Computational domain covers the exhaust and suction channels as shown in Figure 6. The boundaries are selected to be at the end of the manifolds. The valves are selected to move within the channel boundaries as illustrated by solid circles inside the channels.
3.2. Physical Modeling
In the physical modeling phase, k-ε2-equation turbulence model is used together with a coupled energy equation solution. A diesel-air mixture model is adopted for a diesel fuel of 730 kg/m3 specific mass and a viscosity of 0.0024 kg/m-s. Wall film model is used for combustion chamber boundaries.
Discrete phase model is adapted for injection and mixture formation phases. 4 injection points are defined with 0.0123 kg/s injection starting at 714 Crank Angle and ending at 732 Crank Ankle (CA).
Dynamic mesh model uses 2500 rpm speed starting at 360 CA and ending at 720 CA with a step size of 0.5 degrees. Piston stroke is 115 mm with a connecting rod length of 209.6 mm. Piston stroke cutoff is set at 15 mm.
3.3. Mathematical Modeling
Solutions of pressure and velocity field is obtained by using the SIMPLE algorithm (Url-1 (Fluent,  ) where fluid properties like density and viscosity and turbulent viscosity are updated, discretized momentum equations are iteratively solved and pressure equations are solved using the newly obtained vector fields and pressure and mass distributions are updated based on the last iteration. The energy equation and the turbulence quantities are also solved for new scalar quantity field construction.
Source terms are evaluated based on the effect of phase differences and are updated. Iterations are followed and convergence is tested to obtain a solution in every step.
Figure 4. MR-2 combustion chamber schematic illustration and combustion characteristics (white areas (yellowish in colored form) indicate high temperature and thus flame propagation).
Figure 5. MR-2 piston 3D model.
Figure 6. Exhaust and suction channels and valve boundaries for computational purposes.
Figure 7. Suction channel mesh structure: 78,021 tetrahedral elements with 14,872 nodes.
Figure 8. Combustion chamber mesh structure: 85,055 tetrahedral elements with 18,049 nodes.
Geometric change attributions together with the convergence process for each iteration require large amounts of data storage, manipulation and process time.
Data obtained in the present work requires extensive post processing work and analysis. Figure 9 shows resultant velocity field distribution at a section of the cylinder-piston assembly at 480 Crank Angle. Sections A-A, B-B and C-C are shown in the figure to present the velocity field vectors along these cross sections. A section of the inlet valve and suction is also shown in the figure. The inlet valve on the right upper side of the cylinder is fully penetrated at this crank angle and the exhaust valve that can be seen on the upper left side of the cylinder is closed.
Figure 9. Resultant velocity field distribution at 480 crank angle.
Figure 10. Resultant velocity vector field distribution at 480 crank angle along section A-A in Figure 9. (Tangent to the inlet valve).
At 680 Crank Angle (CA) both the inlet and exit valves are closed. Figure 13 shows the velocity field distribution along a section with A-A and B-B cross sections with A-A section at same height as in Figure 9 and B-B section passing through the combustion chamber mid-section as in Figure 12.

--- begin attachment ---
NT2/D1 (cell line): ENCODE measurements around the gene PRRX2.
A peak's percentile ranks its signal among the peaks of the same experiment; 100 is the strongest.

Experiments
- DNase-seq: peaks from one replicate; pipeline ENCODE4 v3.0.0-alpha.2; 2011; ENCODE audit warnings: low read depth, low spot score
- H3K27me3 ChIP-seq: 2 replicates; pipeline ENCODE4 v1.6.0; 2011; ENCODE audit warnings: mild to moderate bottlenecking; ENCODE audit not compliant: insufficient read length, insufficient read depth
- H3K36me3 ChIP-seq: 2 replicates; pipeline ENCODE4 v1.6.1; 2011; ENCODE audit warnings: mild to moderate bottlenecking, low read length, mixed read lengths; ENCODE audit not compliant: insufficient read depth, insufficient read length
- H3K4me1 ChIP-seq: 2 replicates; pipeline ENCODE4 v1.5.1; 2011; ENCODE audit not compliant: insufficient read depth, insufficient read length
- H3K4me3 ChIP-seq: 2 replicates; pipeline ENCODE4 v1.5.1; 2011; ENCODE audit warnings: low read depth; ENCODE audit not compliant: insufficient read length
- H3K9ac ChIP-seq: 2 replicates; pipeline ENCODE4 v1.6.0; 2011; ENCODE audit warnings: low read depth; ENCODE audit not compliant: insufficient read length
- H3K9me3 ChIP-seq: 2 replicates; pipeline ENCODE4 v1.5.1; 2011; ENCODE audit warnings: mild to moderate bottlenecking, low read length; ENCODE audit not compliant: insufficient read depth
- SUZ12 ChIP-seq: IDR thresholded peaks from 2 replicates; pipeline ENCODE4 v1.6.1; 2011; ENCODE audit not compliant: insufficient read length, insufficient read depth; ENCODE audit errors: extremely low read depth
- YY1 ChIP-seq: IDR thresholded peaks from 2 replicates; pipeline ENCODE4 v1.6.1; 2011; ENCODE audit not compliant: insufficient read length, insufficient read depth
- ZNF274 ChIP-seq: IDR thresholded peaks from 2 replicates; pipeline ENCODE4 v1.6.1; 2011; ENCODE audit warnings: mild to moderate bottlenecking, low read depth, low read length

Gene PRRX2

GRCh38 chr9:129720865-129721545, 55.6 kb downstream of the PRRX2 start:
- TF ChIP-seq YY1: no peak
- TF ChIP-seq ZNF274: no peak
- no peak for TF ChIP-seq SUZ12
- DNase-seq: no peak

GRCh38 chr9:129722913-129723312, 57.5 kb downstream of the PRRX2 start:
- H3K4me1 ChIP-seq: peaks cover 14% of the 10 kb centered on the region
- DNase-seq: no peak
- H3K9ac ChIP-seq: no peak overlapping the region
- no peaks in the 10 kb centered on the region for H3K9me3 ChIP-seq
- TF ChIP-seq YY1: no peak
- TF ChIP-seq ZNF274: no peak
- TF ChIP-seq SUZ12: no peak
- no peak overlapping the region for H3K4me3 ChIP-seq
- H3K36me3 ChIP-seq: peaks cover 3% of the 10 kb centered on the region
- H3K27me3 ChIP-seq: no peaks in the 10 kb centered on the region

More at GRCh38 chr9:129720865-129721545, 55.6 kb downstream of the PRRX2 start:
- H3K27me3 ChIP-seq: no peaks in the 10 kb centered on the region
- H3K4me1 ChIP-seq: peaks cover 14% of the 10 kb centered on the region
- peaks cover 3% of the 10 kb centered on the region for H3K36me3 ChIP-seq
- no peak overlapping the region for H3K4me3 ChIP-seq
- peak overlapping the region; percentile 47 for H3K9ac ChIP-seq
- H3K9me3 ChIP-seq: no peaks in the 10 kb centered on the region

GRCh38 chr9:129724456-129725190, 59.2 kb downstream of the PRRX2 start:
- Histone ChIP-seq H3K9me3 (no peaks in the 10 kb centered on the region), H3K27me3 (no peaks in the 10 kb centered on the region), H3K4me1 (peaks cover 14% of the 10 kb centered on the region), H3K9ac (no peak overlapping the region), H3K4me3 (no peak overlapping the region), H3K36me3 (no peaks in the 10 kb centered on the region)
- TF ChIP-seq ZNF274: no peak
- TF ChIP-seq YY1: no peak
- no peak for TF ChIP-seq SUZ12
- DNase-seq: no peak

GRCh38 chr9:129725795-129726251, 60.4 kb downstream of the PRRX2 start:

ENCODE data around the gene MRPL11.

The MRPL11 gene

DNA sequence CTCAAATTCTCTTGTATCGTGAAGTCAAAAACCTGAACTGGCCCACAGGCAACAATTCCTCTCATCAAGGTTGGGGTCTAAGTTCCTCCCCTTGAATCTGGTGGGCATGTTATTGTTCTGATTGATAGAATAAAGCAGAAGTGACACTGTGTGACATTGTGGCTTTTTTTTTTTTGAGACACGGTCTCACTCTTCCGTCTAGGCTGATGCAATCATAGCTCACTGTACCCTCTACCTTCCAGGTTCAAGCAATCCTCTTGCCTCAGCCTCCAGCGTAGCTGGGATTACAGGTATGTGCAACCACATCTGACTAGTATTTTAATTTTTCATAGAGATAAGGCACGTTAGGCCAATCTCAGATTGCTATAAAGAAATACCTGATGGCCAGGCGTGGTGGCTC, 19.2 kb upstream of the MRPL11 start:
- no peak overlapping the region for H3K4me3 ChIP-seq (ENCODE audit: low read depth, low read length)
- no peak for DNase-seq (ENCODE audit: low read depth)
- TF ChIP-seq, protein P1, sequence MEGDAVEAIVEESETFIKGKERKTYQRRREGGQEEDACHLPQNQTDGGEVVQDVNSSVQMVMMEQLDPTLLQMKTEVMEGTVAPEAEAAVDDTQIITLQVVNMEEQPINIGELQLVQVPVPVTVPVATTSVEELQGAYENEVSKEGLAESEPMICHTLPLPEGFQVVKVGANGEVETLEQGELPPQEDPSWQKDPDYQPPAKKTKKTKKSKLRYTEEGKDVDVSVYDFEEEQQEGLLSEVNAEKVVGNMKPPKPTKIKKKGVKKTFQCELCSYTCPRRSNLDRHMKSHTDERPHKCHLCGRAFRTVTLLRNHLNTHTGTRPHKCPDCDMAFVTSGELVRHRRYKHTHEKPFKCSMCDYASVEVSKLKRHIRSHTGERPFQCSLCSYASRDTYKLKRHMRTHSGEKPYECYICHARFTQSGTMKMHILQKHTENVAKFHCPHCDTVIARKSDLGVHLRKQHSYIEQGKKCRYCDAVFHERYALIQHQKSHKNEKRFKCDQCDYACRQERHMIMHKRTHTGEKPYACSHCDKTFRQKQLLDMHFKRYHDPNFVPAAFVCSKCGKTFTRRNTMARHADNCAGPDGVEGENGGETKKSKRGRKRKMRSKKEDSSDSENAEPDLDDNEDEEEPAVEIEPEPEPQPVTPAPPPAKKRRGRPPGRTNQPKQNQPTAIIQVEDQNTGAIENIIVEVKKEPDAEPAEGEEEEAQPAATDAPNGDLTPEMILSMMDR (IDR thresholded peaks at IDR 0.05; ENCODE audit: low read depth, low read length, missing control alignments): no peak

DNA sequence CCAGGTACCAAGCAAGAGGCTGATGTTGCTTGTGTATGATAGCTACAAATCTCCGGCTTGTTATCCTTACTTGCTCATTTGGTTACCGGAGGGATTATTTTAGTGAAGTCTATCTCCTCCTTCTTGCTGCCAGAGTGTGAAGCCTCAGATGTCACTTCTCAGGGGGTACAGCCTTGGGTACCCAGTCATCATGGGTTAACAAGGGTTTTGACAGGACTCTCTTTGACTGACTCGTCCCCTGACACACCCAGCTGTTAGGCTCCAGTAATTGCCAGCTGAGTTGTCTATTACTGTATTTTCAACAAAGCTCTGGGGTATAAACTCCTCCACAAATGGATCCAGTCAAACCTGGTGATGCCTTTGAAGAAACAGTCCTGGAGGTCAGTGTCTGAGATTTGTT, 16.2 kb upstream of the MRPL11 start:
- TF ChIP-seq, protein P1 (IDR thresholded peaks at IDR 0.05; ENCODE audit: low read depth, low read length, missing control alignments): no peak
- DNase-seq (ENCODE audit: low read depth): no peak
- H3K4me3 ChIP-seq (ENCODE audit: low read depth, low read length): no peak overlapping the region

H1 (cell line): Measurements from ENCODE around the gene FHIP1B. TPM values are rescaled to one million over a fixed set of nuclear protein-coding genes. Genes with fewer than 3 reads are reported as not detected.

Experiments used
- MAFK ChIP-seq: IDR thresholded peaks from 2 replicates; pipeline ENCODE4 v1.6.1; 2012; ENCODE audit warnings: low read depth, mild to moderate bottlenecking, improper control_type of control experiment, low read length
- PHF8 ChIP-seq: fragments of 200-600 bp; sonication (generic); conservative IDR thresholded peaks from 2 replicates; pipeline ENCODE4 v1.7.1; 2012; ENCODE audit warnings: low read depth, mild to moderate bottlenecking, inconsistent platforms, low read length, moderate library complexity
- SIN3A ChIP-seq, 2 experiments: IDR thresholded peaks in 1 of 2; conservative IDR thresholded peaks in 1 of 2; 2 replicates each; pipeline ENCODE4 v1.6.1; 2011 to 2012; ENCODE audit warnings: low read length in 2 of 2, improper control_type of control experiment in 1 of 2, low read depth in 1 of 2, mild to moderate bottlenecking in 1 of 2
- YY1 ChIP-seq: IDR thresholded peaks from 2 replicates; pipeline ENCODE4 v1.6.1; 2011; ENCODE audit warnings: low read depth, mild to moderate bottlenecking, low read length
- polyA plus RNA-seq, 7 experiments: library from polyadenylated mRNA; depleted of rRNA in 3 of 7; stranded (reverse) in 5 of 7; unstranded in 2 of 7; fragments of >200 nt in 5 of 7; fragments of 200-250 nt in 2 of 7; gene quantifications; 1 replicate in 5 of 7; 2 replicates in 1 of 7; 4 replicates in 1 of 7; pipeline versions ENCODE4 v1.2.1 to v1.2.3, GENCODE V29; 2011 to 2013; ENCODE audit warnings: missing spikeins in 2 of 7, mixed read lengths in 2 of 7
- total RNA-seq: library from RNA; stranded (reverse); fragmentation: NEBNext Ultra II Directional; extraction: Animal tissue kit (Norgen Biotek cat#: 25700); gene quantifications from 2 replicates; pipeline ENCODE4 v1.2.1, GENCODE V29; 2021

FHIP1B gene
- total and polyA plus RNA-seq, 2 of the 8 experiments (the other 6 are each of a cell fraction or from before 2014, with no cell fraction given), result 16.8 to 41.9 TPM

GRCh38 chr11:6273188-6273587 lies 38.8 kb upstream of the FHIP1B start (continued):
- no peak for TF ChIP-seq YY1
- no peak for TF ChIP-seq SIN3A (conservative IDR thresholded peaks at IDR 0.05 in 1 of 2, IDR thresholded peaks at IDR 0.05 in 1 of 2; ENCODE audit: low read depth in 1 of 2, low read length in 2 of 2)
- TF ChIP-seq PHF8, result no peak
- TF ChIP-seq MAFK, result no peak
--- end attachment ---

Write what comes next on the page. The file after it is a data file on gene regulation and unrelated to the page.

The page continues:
In the present study a full cycle simulation of the flow field within the cylinder of a diesel engine is presented. In order to accurately assess the swirl and turbulence development in a novel twin swirl combustion chamber
Figure 11. Resultant Velocity vector field distribution at 480 crank angle along section B-B in Figure 9. (mid-section).
Figure 12. Resultant Velocity vector field distribution at 480 crank angle along section C-C in Figure 9. (combustion chamber mid-section).
Figure 14. Resultant velocity field distribution at 680 crank angle.
Figure 15. Resultant Velocity vector field distribution at 680 crank angle along section B-B in Figure 13. (combustion chamber mid-section).
design, computations are carried out for an initial cycle to enable nearly periodic conditions for the flow. Results presented in this paper are snap-shots of the flow field at various characteristic cross sections.
Experimental results for the Twin Swirl “MR Process” are presented by Mehdiyev, et al.  in pursuit of conversion of diesel engines to operate with gaseous fuels. Present study is focused on Cold Flow characteristics of the above mentioned and present findings indicate the level of improvement in flow characteristics.
The level of turbulence and smearing of the fuel to the walls of the chamber are expected to increase efficiency and achievement of optimum combustion parameters.
The present work is expected to reveal information to the experimental study carried out in parallel to enable optimum injection parameters and angles.
Although the original efforts have taken long computation and pre-post processing hours, dependable solutions obtained in the present study is expected to contribute to computational efforts in the injection and combustion phases as initial conditions.
The authors would like to extend their sincere thanks to Prof. Rafig Mehdiyev for his contributions throughout the entire study and to the specific information related to their ongoing novel development work. Special thanks to Enis Ozcan (PhD) in his invaluable contributions in the course of the calculation efforts.